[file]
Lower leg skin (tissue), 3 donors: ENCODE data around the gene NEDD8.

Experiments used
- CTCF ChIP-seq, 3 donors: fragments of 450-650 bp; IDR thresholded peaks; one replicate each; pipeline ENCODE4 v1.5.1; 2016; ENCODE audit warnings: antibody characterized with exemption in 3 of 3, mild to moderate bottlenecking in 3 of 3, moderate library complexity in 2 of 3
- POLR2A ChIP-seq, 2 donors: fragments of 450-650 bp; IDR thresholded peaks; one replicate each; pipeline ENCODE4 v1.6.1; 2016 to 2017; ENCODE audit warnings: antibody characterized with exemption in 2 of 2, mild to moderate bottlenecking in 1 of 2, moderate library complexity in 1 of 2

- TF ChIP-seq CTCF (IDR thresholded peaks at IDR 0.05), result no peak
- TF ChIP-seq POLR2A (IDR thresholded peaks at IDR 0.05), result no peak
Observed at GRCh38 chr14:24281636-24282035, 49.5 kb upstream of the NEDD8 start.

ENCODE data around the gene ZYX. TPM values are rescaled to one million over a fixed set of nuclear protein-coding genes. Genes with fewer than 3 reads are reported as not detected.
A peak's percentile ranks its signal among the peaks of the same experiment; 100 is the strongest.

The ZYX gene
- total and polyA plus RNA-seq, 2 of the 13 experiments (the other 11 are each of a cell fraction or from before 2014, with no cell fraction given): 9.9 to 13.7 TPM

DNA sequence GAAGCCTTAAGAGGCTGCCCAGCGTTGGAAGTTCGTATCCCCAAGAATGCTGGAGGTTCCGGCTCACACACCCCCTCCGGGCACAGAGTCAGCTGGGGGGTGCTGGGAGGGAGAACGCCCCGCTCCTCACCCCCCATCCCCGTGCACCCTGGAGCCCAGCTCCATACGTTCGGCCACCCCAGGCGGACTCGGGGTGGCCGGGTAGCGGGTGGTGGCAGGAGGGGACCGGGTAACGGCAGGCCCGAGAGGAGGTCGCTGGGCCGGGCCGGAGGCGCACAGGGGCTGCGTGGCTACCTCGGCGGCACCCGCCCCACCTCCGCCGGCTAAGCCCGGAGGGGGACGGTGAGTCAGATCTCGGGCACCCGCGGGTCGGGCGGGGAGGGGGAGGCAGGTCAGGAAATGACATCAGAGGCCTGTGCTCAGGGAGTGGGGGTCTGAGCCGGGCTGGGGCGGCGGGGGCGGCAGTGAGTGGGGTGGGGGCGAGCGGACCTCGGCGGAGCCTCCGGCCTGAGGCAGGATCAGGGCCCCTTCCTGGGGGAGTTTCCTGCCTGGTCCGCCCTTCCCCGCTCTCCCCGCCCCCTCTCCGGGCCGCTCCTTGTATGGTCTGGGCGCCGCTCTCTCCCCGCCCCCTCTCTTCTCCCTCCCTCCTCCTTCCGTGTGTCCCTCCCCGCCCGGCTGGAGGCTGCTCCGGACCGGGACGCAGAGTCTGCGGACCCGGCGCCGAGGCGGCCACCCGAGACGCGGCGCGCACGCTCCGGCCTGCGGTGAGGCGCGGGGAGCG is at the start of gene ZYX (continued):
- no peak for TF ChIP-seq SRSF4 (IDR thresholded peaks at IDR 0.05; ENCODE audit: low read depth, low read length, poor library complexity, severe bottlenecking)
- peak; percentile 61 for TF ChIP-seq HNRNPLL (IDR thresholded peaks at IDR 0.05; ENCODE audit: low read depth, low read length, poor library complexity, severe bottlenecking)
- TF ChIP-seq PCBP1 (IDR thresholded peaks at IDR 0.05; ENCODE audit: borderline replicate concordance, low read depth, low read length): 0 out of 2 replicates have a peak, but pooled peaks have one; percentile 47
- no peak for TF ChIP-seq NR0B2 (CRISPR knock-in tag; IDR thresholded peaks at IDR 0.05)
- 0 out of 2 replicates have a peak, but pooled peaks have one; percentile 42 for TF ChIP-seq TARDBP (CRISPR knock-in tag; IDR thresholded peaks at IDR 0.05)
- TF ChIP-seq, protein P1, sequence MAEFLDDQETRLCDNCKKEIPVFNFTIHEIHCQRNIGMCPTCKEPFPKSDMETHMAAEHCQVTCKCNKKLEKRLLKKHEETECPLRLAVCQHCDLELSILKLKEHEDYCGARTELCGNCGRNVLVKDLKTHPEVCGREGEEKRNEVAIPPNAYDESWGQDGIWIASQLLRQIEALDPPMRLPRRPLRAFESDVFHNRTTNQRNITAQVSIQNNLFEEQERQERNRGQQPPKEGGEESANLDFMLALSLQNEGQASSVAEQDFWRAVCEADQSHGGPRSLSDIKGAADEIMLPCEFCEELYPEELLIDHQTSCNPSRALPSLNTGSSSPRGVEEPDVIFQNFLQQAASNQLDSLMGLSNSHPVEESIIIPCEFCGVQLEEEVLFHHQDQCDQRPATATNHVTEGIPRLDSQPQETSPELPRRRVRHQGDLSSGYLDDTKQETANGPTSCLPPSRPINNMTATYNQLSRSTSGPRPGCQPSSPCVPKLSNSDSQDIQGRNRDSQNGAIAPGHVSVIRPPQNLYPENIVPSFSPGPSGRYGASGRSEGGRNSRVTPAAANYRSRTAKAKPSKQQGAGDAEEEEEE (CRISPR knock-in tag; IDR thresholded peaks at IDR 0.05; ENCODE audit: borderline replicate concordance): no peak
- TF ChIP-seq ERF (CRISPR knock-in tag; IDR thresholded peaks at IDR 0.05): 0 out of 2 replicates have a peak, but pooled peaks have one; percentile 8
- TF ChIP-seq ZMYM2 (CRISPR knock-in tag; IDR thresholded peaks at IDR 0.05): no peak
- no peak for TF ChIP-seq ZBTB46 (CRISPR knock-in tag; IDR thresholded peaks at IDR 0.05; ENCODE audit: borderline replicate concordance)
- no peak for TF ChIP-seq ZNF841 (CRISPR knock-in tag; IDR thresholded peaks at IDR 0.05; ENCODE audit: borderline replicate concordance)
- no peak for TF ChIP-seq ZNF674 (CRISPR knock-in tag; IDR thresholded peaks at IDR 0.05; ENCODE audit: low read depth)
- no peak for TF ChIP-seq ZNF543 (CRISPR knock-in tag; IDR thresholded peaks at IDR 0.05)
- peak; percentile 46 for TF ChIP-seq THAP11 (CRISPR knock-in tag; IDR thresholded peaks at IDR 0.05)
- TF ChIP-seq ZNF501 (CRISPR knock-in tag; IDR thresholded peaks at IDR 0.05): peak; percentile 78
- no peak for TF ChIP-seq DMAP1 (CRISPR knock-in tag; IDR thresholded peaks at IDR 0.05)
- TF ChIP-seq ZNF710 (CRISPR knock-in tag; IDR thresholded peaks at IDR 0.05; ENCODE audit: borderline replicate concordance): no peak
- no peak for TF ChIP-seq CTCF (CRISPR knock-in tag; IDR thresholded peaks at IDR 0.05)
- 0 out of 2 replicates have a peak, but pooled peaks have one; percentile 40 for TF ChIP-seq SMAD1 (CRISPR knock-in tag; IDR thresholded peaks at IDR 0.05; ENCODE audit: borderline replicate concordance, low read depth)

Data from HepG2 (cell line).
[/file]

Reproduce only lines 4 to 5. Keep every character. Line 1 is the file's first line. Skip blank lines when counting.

- POLR2A ChIP-seq, 2 donors: fragments of 450-650 bp; IDR thresholded peaks; one replicate each; pipeline ENCODE4 v1.6.1; 2016 to 2017; ENCODE audit warnings: antibody characterized with exemption in 2 of 2, mild to moderate bottlenecking in 1 of 2, moderate library complexity in 1 of 2

- TF ChIP-seq CTCF (IDR thresholded peaks at IDR 0.05), result no peak